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Mark Twain: April Fool, 1884

Edited by Leslie Myrick and Christopher Ohge

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Ellen D. Stedman to Samuel L. Clemens
31 March 1884 • New York, N.Y.
(MS: CU-MARK, UCLC 41995)

Let me hear from thee by letters


April 1st, 1884.

Mr. Samuel L. Clemens,Dear Sir,

Having long known and admired you through your writings, and having once had the pleasure of passing a very enjoyable evening with you at my Father's—Mr Stedman's, I trust you will not think I am asking too great a favor, when I express my desire to possess your autograph. If it would not View Page
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be troubling you too much I should prize an extract from one of your books and should consider it one of the gems of my collection.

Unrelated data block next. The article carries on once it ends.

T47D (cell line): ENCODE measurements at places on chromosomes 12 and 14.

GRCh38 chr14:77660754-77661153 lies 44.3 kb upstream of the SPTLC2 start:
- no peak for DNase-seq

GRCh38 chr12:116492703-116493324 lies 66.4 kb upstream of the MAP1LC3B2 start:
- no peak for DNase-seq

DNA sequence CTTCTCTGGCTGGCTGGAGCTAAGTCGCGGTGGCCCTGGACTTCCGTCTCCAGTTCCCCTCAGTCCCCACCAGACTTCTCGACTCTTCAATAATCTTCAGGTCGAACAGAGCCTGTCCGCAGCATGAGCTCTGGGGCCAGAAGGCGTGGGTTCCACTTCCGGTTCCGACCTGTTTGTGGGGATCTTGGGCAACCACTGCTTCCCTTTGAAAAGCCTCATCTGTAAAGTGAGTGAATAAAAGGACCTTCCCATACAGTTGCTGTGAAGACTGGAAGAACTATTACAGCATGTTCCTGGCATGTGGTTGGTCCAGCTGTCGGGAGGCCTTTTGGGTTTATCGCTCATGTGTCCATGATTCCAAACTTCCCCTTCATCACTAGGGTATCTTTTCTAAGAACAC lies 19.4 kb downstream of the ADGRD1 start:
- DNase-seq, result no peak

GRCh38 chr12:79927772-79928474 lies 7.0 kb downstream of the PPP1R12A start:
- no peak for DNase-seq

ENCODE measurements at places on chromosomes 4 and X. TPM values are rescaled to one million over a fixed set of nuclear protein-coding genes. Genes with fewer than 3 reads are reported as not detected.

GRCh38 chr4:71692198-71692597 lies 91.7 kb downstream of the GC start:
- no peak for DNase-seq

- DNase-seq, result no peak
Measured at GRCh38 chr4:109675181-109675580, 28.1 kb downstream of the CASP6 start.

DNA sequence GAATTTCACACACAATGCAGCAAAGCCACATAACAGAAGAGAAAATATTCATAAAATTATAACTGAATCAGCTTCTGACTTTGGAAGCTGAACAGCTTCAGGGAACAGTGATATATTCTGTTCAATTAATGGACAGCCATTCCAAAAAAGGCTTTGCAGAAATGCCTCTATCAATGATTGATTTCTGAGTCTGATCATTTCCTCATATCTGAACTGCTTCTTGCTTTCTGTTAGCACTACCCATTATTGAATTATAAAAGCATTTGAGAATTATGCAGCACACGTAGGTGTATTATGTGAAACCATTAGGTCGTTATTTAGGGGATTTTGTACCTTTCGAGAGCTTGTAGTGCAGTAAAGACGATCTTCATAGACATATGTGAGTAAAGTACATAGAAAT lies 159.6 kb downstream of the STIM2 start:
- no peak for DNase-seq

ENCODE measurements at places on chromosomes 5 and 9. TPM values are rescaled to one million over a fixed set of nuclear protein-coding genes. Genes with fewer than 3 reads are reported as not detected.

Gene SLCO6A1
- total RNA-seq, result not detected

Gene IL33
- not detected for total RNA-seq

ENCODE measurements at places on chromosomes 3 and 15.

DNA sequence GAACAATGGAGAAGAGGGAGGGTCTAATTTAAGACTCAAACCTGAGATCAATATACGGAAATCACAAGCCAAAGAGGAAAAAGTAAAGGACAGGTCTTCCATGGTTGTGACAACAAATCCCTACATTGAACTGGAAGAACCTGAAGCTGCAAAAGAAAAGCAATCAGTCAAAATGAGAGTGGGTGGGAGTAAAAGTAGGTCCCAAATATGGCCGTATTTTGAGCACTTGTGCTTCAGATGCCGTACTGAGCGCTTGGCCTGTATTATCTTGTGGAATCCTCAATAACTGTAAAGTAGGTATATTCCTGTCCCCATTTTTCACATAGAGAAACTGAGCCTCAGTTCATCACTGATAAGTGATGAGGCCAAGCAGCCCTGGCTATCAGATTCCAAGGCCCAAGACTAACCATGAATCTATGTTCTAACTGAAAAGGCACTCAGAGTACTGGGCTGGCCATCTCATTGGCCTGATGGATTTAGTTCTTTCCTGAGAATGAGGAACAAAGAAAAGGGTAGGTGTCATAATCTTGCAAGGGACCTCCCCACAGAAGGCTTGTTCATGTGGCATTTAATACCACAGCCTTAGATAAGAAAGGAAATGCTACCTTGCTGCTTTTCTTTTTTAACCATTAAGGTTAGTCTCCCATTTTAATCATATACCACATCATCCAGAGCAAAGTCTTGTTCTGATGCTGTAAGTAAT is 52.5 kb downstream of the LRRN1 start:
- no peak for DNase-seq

Hoping you might be able to grant my request, believe me, with much respect and admiration,

Very sincerely yours,

Ellen Douglas Stedman.

Please address Mrs F. S. Stedman[1] 48 West 27th St. New York City


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To Samuel L. Clemens Esq | Hartford | Connecticutt. [postmarked:] new york mar 31 10 30 ♢m e 84 [docketed by SLC, in pencil:] Miss Stedman

Explanatory Notes

1. Ellen Stedman's husband, Frederick Stuart Stedman (1856–1906), entered into a brokerage partnership with his father, Edmund Clarence Stedman, in 1880, but the younger Stedman's unethical involvement in speculation with the firm of Cecil, Ward & Co. led to failure of E. C. Stedman & Co. in 1883. He abandoned his wife and moved to Pittsburgh, where he made a living as a rare book and manuscript dealer, and became a noted kennel club enthusiast. [back]

Textual Commentary

Copy-text:MS, Mark Twain Papers, The Bancroft Library, University of California, Berkeley (CU-MARK).

Persons Mentioned

Ellen Montague Douglas Stedman  (1856–1931)

Ellen D. Stedman was the wife of recently embroiled broker Frederick Stuart Stedman, the son of poet Edmund Clarence Stedman. She and her daughter, Laura, were Edmund Clarence Stedman's mainstays in his old age.